Tongues Will Cease 2

images27Paul wrote that tongues will cease (1 Cor. 13:8). Earlier, we noted that the middle voice of the verb, “cease,” indicates the manner of the cessation of tongues. It means that tongues will stop with and by itself. In this post, we note the moment of the cessation of tongues. Speaking in tongues is a sign gift. The moment of its ceasing is connected with its very purpose.

What is the sign that a woman is very much in love with her husband? They say that you will know a woman in love by the size of her pupil. When she sees the man she loves, her pupil expands and expands. That is probably why a woman in love wears eye glasses. With constant expanding, her eyes deteriorate, requiring glasses.

So, too, the gift of tongues signifies something more important than itself. The Bible says that it was a sign to unbelievers, not believers (1 Cor. 14:21-22). It was a foundational sign for the foundation of the church, which was still in its infancy at the time (Acts 2:1-4, 41-47). It was an inaugural sign for the completion of the New Testament. It was a sign gift that achieved its purpose—to help the apostles declare judgment and blessing to people (2 Cor. 12:12).

The gift of tongues as a sign gift thus indicates the moment (time) of the cessation of tongues. For the purpose of this gift is closely linked with its time of cessation. When the purpose of the gift of tongues was achieved, the sign gift itself also ceased along with it. This explains why speaking in tongues ceased in all the churches at the end of the apostolic age.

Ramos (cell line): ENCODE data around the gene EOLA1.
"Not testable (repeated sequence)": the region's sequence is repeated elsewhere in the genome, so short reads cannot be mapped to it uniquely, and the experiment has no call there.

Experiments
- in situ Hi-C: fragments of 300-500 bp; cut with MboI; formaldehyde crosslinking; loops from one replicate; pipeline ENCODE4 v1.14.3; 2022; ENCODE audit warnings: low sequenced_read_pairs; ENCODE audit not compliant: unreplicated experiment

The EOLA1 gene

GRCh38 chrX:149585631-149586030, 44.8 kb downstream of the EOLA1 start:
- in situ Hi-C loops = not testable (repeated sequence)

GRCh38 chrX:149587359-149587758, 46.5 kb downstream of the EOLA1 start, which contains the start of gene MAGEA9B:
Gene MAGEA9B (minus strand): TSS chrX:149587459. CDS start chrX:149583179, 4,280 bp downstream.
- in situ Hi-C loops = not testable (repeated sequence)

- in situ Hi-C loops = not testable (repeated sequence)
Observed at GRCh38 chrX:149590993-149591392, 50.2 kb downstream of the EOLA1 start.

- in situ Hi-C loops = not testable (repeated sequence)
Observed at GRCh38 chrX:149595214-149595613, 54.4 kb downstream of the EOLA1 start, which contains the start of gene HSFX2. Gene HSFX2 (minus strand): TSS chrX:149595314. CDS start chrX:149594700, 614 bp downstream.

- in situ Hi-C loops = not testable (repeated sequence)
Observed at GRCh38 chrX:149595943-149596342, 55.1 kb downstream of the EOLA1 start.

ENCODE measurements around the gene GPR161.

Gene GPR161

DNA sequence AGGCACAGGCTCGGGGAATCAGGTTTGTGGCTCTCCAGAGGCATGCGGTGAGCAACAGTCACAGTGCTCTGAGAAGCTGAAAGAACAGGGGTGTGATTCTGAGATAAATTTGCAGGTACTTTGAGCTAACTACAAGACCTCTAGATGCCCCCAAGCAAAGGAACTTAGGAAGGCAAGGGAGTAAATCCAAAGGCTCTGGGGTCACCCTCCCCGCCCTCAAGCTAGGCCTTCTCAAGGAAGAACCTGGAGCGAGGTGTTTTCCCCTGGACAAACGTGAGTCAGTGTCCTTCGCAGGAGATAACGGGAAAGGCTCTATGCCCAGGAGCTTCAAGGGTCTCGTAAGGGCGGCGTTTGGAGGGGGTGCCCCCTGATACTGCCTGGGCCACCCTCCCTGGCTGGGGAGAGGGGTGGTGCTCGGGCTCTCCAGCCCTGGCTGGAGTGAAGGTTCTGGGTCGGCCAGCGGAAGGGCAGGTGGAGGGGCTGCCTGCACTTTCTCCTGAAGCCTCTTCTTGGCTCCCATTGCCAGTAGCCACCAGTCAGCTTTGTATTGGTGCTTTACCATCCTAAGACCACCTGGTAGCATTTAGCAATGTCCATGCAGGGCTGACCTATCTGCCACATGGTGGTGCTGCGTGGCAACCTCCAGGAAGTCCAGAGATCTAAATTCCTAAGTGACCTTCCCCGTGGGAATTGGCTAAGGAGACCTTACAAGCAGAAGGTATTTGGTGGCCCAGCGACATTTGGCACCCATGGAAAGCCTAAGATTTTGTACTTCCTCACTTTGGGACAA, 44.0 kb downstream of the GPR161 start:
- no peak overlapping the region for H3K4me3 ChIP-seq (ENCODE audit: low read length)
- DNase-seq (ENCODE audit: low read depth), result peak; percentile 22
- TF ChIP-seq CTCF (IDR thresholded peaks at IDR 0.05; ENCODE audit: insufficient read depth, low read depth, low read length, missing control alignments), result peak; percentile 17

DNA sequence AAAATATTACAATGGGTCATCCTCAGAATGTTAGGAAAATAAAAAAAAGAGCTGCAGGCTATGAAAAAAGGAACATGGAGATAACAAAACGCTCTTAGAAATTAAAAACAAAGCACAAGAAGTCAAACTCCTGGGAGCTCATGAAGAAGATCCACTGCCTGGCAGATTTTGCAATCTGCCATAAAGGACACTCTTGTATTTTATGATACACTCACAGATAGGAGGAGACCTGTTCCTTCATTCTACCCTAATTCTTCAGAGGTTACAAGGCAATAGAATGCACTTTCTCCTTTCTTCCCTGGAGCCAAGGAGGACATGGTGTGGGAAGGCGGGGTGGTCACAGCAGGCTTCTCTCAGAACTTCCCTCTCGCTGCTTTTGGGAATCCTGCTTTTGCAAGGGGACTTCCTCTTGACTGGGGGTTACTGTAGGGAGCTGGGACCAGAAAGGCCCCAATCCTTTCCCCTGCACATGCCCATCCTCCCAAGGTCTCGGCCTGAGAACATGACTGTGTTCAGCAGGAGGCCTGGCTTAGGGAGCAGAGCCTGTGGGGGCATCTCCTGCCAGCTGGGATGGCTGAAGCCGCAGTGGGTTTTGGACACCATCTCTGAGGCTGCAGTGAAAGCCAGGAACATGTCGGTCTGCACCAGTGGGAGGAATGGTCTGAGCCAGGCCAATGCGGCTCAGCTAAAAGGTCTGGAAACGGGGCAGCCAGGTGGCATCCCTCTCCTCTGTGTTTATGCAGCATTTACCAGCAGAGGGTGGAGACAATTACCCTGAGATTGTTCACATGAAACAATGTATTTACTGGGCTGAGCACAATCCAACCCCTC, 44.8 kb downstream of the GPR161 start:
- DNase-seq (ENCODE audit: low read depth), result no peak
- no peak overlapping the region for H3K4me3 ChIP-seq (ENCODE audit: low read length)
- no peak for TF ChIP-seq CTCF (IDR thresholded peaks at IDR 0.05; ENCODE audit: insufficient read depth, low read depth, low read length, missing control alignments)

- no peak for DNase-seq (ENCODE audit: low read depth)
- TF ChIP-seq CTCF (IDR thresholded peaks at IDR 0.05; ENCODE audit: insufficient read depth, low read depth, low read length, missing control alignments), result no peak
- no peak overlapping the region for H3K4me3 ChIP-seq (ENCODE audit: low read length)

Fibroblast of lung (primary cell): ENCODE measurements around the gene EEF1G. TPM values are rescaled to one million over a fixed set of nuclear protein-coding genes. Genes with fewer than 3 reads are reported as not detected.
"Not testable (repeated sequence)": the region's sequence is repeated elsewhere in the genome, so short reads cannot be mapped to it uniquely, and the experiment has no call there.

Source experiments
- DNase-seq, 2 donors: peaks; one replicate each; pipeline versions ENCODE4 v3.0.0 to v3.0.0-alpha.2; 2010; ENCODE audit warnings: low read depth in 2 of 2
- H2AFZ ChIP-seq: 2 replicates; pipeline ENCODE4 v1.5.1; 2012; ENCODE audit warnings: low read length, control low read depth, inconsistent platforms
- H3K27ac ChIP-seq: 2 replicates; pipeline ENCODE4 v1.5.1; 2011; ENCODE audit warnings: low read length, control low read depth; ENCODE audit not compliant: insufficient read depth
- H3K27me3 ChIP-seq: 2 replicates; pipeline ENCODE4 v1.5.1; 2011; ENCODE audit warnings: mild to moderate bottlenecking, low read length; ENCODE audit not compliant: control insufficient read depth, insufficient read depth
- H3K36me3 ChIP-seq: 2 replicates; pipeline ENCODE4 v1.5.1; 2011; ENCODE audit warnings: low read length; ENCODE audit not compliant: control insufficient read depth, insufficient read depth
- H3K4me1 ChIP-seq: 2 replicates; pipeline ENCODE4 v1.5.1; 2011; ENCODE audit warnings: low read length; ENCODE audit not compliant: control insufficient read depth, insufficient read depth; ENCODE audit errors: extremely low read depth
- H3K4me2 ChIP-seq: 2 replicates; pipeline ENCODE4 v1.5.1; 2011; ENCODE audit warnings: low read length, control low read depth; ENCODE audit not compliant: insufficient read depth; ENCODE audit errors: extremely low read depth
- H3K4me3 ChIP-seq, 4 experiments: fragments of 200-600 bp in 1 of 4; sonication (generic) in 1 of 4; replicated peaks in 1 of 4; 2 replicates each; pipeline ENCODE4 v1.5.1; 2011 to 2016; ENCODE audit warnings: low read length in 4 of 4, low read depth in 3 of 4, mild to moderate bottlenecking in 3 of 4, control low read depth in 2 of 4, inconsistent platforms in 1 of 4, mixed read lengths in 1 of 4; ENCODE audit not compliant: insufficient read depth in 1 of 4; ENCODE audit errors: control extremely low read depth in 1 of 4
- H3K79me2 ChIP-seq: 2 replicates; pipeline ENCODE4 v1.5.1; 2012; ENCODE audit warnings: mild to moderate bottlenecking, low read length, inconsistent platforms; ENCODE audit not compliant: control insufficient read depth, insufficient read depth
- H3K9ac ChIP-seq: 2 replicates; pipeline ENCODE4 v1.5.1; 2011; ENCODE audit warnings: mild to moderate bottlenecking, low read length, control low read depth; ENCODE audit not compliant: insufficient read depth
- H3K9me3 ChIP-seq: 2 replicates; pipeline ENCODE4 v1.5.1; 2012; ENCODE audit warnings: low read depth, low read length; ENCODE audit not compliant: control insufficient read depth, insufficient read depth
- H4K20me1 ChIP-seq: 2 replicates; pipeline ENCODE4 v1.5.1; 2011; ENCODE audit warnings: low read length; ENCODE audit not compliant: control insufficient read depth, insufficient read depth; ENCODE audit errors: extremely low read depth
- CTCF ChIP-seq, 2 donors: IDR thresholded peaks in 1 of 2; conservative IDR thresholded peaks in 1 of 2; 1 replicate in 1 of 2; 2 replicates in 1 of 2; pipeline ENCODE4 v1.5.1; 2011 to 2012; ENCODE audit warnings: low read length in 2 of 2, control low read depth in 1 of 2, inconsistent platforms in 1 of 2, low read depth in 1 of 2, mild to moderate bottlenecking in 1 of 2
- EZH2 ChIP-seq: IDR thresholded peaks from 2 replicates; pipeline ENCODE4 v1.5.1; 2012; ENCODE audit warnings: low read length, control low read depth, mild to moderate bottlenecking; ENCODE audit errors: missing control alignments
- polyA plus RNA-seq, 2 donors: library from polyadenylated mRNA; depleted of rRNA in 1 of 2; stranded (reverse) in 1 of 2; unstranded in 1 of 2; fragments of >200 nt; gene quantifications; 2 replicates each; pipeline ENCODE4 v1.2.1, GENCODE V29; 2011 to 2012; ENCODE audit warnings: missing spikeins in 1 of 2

Permissions: You may copy/paste or distribute this post in part or in whole, provided that you do not change the words or word order or charge a fee beyond the cost of copying or distributing.

Disclaimer:  I’ve tried to give credit to whom credit is due.  If there is any original thought or reference which I failed to footnote, please call my attention.  Once validated, it will be corrected immediately.


Advertisements

Tongues Will Cease

images26

Paul says that tongues “will cease” (1 Cor. 13:8, ESV). How and when? “Cease” is from pauo, “stop, cease; cease from, be done with” in the middle voice. (Concise Greek-English Dictionary, s. v. παυω). The verb, pausontai, is in the middle voice. The middle voice talks about action performed by itself. Hence, “cease” (pausontai) can mean a direct cessation–“to take one’s rest, a willing cessation.” (W. E. Vine, An Expository Dictionary of New Testament Words, Nashville: Thomas Nelson Publishers, 1996, 93). Or it can indicate an indirect cessation–action performed for or by itself.  Hence, tongues will stop by themselves.

This grammatical construction indicates the manner of the cessation of tongues. It means that tongues will stop by itself. It will cease and be done with by itself.

Notice Paul included tongues in the list of 3 gifts in v. 8. But in v. 9, he cited only 2 gifts—prophecies and knowledge—leaving out tongues. Why? The reason is that something will stop prophecies and knowledge. However, tongues will stop by itself. It will not be stopped by something else. It will just stop by itself. That is what the middle voice means.